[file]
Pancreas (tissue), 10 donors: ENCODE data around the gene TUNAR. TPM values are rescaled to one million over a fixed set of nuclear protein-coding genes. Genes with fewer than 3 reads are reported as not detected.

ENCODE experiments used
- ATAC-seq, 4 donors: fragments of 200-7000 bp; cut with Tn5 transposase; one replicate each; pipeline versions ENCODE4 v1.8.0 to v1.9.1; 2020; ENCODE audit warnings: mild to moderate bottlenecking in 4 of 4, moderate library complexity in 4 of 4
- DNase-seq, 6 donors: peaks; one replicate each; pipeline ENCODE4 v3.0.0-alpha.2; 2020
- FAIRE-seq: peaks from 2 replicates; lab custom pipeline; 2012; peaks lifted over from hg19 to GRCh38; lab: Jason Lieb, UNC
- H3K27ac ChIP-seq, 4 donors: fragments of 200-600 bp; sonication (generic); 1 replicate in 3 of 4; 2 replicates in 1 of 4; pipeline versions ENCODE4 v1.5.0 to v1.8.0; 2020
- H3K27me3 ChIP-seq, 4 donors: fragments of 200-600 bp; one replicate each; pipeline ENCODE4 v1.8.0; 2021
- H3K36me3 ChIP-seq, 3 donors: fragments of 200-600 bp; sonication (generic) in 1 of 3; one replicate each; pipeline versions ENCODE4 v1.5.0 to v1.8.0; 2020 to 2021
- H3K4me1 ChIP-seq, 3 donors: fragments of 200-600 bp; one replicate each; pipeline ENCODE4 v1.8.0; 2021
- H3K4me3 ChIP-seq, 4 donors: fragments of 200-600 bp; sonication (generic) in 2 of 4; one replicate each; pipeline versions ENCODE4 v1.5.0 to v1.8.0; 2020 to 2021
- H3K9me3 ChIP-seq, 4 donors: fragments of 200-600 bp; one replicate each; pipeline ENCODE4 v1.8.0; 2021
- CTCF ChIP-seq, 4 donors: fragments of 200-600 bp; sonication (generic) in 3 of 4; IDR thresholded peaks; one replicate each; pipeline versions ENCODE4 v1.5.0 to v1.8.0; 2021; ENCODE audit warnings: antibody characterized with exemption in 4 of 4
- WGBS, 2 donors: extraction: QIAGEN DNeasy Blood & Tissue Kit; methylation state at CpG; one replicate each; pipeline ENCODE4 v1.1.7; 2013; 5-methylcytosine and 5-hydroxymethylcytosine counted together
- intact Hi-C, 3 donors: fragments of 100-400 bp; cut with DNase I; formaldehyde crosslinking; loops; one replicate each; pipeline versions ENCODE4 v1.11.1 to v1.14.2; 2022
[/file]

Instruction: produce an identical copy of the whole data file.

Pancreas (tissue), 10 donors: ENCODE data around the gene TUNAR. TPM values are rescaled to one million over a fixed set of nuclear protein-coding genes. Genes with fewer than 3 reads are reported as not detected.

ENCODE experiments used
- ATAC-seq, 4 donors: fragments of 200-7000 bp; cut with Tn5 transposase; one replicate each; pipeline versions ENCODE4 v1.8.0 to v1.9.1; 2020; ENCODE audit warnings: mild to moderate bottlenecking in 4 of 4, moderate library complexity in 4 of 4
- DNase-seq, 6 donors: peaks; one replicate each; pipeline ENCODE4 v3.0.0-alpha.2; 2020
- FAIRE-seq: peaks from 2 replicates; lab custom pipeline; 2012; peaks lifted over from hg19 to GRCh38; lab: Jason Lieb, UNC
- H3K27ac ChIP-seq, 4 donors: fragments of 200-600 bp; sonication (generic); 1 replicate in 3 of 4; 2 replicates in 1 of 4; pipeline versions ENCODE4 v1.5.0 to v1.8.0; 2020
- H3K27me3 ChIP-seq, 4 donors: fragments of 200-600 bp; one replicate each; pipeline ENCODE4 v1.8.0; 2021
- H3K36me3 ChIP-seq, 3 donors: fragments of 200-600 bp; sonication (generic) in 1 of 3; one replicate each; pipeline versions ENCODE4 v1.5.0 to v1.8.0; 2020 to 2021
- H3K4me1 ChIP-seq, 3 donors: fragments of 200-600 bp; one replicate each; pipeline ENCODE4 v1.8.0; 2021
- H3K4me3 ChIP-seq, 4 donors: fragments of 200-600 bp; sonication (generic) in 2 of 4; one replicate each; pipeline versions ENCODE4 v1.5.0 to v1.8.0; 2020 to 2021
- H3K9me3 ChIP-seq, 4 donors: fragments of 200-600 bp; one replicate each; pipeline ENCODE4 v1.8.0; 2021
- CTCF ChIP-seq, 4 donors: fragments of 200-600 bp; sonication (generic) in 3 of 4; IDR thresholded peaks; one replicate each; pipeline versions ENCODE4 v1.5.0 to v1.8.0; 2021; ENCODE audit warnings: antibody characterized with exemption in 4 of 4
- WGBS, 2 donors: extraction: QIAGEN DNeasy Blood & Tissue Kit; methylation state at CpG; one replicate each; pipeline ENCODE4 v1.1.7; 2013; 5-methylcytosine and 5-hydroxymethylcytosine counted together
- intact Hi-C, 3 donors: fragments of 100-400 bp; cut with DNase I; formaldehyde crosslinking; loops; one replicate each; pipeline versions ENCODE4 v1.11.1 to v1.14.2; 2022